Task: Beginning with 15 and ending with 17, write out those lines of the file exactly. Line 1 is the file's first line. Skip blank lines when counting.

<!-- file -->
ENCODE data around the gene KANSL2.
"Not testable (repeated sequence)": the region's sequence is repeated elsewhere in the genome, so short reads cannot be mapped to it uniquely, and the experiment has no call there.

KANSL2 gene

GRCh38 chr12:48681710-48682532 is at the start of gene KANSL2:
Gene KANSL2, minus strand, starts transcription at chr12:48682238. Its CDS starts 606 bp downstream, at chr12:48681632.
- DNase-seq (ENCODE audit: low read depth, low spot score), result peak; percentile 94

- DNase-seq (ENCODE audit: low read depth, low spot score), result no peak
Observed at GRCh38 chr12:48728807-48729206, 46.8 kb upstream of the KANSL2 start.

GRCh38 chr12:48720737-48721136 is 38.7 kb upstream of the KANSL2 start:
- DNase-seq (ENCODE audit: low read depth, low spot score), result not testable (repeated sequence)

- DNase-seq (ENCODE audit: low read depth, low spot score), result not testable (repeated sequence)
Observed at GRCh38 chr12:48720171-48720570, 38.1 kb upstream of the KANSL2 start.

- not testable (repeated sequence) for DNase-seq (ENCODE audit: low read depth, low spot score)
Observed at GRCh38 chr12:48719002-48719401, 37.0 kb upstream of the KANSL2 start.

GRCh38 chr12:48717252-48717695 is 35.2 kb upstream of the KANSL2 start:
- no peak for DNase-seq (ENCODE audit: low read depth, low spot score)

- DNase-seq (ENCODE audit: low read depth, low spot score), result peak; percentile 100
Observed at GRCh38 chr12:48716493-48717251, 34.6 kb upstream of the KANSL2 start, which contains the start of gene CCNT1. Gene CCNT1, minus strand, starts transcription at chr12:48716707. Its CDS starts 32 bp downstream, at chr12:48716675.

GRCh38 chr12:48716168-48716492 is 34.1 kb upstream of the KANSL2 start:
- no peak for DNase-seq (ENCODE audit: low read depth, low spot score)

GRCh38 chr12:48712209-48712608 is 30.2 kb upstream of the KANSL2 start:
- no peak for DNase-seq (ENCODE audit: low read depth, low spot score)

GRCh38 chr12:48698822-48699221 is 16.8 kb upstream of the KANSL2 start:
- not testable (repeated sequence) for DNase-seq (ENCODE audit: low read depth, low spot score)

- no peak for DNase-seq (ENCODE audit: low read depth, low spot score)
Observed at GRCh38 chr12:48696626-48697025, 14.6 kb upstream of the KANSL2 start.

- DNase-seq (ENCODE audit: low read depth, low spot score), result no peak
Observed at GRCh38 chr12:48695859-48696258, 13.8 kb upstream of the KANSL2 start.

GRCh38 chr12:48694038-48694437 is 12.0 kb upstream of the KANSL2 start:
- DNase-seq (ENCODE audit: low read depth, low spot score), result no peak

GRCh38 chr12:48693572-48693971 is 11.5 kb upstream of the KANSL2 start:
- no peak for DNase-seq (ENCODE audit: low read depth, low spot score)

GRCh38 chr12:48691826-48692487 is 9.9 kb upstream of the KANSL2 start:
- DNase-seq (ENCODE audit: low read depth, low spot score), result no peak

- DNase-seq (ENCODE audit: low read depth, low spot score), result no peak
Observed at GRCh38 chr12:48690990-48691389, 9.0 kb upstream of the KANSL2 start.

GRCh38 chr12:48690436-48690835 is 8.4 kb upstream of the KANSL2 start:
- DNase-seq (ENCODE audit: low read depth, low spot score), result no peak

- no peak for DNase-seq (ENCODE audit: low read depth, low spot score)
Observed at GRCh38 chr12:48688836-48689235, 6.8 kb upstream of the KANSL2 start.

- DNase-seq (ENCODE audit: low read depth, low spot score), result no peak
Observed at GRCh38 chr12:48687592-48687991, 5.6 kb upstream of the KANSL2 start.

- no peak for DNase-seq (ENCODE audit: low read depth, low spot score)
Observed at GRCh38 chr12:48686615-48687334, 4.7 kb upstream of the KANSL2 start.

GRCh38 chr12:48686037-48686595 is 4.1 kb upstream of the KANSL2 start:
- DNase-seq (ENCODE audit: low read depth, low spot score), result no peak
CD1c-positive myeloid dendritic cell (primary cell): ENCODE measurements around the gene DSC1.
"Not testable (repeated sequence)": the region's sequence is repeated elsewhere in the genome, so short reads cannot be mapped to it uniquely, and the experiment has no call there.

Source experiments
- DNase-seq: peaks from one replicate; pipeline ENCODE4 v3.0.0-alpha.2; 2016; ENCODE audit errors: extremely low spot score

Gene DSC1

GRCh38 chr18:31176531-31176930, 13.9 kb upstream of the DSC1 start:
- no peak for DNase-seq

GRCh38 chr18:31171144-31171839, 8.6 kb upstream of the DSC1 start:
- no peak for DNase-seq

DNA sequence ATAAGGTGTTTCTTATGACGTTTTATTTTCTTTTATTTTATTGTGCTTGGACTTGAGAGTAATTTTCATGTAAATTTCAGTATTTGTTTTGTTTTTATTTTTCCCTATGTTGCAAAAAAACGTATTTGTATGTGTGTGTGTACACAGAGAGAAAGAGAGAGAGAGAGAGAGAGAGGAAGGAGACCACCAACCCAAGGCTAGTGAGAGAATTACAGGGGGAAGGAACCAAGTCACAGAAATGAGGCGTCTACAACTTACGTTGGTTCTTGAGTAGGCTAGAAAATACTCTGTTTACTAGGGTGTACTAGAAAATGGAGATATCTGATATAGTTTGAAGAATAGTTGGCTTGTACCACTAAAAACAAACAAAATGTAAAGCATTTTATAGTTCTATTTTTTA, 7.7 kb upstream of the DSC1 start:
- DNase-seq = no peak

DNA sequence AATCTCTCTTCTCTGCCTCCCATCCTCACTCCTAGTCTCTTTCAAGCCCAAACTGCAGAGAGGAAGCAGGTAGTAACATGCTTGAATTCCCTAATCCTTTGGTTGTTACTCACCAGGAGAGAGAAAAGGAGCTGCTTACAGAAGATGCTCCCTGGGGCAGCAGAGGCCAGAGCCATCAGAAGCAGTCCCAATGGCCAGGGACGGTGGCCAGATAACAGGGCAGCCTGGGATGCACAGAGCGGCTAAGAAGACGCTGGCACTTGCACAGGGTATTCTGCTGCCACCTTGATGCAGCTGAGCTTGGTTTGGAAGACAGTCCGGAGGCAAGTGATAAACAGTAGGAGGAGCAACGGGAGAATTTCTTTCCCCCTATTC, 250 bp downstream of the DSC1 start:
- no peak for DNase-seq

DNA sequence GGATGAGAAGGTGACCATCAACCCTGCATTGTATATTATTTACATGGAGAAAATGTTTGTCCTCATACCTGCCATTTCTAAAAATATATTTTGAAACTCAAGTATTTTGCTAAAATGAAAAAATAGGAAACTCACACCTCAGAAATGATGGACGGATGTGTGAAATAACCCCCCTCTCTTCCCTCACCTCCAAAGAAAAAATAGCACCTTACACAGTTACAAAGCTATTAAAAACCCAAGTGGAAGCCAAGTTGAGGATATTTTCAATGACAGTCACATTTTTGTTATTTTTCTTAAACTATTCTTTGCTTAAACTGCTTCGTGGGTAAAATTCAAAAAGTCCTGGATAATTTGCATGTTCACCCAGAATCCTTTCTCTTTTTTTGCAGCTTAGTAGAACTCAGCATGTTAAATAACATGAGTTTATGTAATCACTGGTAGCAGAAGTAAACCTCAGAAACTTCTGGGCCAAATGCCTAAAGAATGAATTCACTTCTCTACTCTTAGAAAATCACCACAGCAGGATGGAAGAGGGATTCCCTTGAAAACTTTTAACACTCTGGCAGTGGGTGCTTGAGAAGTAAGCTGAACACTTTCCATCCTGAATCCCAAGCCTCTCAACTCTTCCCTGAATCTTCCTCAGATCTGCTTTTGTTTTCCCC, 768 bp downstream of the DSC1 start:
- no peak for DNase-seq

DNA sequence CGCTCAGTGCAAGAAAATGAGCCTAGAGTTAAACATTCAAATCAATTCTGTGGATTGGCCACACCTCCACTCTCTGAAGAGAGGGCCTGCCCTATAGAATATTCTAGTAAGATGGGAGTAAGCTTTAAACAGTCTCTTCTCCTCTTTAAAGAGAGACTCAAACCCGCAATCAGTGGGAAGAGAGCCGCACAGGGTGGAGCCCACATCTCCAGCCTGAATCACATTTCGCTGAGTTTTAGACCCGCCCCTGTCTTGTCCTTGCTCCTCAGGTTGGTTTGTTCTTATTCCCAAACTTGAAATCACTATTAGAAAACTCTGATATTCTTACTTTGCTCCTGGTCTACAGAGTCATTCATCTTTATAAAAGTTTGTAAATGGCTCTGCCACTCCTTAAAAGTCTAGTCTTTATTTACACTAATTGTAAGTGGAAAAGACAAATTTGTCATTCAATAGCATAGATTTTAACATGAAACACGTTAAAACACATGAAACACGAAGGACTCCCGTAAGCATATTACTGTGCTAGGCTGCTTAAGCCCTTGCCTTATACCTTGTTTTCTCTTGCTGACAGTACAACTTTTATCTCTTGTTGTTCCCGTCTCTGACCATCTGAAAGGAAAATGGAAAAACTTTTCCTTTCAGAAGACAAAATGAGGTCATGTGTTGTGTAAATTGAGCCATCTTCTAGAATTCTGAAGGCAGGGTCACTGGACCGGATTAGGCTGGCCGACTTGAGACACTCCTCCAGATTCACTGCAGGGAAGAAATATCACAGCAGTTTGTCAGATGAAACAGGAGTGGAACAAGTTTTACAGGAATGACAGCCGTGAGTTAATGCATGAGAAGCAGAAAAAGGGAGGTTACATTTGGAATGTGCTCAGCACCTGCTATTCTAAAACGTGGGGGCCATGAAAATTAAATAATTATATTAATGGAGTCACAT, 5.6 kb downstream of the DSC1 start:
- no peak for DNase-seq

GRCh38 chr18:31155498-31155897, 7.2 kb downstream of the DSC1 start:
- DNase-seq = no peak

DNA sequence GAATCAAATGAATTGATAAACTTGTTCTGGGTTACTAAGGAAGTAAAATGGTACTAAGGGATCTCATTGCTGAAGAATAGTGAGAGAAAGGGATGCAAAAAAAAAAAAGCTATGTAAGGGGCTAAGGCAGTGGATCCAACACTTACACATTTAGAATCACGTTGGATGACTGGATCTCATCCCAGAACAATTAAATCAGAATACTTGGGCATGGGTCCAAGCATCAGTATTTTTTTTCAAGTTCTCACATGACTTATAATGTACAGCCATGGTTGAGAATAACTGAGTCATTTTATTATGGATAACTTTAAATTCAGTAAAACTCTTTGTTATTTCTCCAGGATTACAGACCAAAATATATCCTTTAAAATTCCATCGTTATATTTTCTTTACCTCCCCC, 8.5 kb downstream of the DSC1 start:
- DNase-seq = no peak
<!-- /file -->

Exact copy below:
GRCh38 chr12:48717252-48717695 is 35.2 kb upstream of the KANSL2 start:
- no peak for DNase-seq (ENCODE audit: low read depth, low spot score)

- DNase-seq (ENCODE audit: low read depth, low spot score), result peak; percentile 100